While the leaked nude photos of celebrities including Jennifer Lawrence remain a hot issue in Hollywood (the leak involves iCloud accounts), hackers have come out recently to warn users of photo messaging app Snapchat of a massive leak of their photos, involving mostly nude pictures.
The malicious hackers could either be telling a hoax or pure prank in light of the recent nude celebrity photo leaks, but on the other hand their warning could take some grain of truth. In other words, they could serious when they said they would post more than 200,000 photos and videos of Snapchat users.
As was the case of the previous photo leaks of Hollywood celebrities, hackers are hinting at posting the Snapchat photos on 4Chan, an online forum wherein users can share pictures and videos without restrictions as to the nature of those files, whether wholesome or vulgar.
Now questions arise about the source of the leak, and Snapchat is washing off its hands from the incident, saying its servers were not compromised. The company has put the blame on a third-party app that enables users to save their photos in transit as opposed to Snapchat’s practice of deleting contents transmitted shortly after the process is complete.
Snapchat went on to assert that it strictly prohibits users from using the third-party app as it violates the company’s terms of usage. Nonetheless, Snapchat did nothing to completely block the app from gaining access to its users’ photos and videos.
What is most alarming about this breach is the demographics of users potentially affected. Snapchat’s user base consists of mostly younger people or teens, and if nude photos get leaked, authorities fear that they could be used for child pornography. Some reports claim that 4chan have downloaded photos and videos totaling 13 Gigabytes in file size, and plan to build a database in which to store the stolen files.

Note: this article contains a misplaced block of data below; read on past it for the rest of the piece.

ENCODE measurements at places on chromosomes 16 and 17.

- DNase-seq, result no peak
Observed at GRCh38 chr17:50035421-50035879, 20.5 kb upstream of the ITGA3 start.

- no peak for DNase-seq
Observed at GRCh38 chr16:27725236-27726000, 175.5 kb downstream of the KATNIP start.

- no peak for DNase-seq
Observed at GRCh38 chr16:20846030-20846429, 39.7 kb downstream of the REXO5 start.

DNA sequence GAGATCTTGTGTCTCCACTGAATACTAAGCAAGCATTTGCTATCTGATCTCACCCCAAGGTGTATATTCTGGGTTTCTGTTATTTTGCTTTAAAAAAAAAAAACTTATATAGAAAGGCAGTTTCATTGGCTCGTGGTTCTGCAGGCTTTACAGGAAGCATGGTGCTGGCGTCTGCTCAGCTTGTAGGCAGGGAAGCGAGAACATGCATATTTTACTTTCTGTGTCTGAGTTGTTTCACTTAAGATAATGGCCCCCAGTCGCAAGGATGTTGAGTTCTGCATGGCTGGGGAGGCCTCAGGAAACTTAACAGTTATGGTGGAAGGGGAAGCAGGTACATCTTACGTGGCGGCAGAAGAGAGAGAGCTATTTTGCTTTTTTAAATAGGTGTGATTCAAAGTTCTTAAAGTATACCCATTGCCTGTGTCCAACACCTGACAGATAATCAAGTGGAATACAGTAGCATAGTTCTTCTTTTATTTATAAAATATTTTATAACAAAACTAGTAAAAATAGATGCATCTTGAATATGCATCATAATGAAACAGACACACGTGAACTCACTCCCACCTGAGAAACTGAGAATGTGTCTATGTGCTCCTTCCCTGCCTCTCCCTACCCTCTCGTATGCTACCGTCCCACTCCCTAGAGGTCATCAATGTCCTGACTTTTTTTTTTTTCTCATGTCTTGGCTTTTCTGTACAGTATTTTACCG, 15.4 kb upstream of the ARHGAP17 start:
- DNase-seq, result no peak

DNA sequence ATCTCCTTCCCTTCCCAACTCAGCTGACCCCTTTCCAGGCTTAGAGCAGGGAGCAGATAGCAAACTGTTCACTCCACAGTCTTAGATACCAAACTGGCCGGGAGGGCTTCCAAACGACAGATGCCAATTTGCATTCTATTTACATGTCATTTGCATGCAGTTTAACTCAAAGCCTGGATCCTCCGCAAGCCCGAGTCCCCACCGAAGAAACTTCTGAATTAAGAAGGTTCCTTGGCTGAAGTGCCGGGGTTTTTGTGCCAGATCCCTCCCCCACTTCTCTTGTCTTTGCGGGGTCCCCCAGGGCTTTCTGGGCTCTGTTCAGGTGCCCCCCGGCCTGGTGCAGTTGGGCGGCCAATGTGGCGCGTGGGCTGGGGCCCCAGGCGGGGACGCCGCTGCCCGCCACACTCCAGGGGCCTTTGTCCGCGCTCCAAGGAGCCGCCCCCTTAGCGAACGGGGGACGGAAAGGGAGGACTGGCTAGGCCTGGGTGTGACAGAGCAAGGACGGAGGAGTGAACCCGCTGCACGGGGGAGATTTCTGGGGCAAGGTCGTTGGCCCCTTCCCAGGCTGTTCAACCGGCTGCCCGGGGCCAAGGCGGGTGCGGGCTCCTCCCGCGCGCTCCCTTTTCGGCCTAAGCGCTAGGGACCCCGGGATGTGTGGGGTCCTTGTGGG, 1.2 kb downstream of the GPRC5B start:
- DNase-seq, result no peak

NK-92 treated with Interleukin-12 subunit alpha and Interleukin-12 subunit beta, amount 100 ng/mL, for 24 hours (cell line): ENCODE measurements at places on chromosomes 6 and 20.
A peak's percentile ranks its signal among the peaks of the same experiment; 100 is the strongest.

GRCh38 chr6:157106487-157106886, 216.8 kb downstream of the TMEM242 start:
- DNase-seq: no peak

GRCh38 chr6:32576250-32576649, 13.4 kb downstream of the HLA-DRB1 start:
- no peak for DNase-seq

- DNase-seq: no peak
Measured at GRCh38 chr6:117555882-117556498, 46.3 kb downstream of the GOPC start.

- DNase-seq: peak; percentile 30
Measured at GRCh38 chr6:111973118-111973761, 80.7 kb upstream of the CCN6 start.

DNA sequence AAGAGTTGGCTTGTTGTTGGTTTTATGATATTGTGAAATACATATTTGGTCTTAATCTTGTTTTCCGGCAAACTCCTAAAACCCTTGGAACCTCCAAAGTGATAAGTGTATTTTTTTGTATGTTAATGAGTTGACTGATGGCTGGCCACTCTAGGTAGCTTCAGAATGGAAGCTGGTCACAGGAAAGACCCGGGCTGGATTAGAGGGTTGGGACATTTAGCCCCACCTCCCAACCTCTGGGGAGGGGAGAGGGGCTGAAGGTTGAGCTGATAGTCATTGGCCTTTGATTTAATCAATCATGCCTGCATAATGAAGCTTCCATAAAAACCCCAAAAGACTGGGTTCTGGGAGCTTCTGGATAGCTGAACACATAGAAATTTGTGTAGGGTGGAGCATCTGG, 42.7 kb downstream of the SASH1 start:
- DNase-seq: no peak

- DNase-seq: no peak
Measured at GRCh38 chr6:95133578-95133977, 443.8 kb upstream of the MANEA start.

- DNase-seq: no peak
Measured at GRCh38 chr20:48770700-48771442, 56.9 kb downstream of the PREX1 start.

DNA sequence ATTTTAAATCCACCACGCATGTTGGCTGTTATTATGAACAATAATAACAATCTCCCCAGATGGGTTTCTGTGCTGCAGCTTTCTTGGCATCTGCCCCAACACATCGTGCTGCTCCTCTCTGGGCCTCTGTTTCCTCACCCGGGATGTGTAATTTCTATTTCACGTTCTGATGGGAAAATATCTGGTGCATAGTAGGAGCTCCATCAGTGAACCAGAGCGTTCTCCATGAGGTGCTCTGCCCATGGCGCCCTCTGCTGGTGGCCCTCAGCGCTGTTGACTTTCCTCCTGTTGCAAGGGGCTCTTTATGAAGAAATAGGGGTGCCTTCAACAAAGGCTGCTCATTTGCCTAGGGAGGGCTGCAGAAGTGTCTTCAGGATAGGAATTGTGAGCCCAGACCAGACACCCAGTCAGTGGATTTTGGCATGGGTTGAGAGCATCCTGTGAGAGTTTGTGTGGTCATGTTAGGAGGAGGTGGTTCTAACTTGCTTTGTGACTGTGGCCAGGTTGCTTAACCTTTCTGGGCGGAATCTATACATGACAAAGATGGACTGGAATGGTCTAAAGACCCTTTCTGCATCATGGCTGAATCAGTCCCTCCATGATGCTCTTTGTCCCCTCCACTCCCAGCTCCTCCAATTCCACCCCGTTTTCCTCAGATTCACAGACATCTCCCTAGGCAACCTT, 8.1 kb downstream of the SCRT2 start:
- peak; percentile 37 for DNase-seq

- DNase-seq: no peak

If there is one lesson that this breach imparts on the users of Snapchat or any other mobile app that tries to gain access to your personal data, it is that site plug-ins, extensions and third-party apps may not necessarily be subject to imposed policies of an online product even as the core product or service is religiously observing privacy rules.
However, third-party services are not the only things susceptible to breaches such has happened with Snapchat, even Snapchat users who do not use third-party apps could be victim of the same. Since the third-party app saves contents being sent and received, a user who receives a file from the sender who does not use the third-party app could still compromise that file if he or she is using the third-party service. These are just some of the sad realities of mobile apps as far as privacy goes.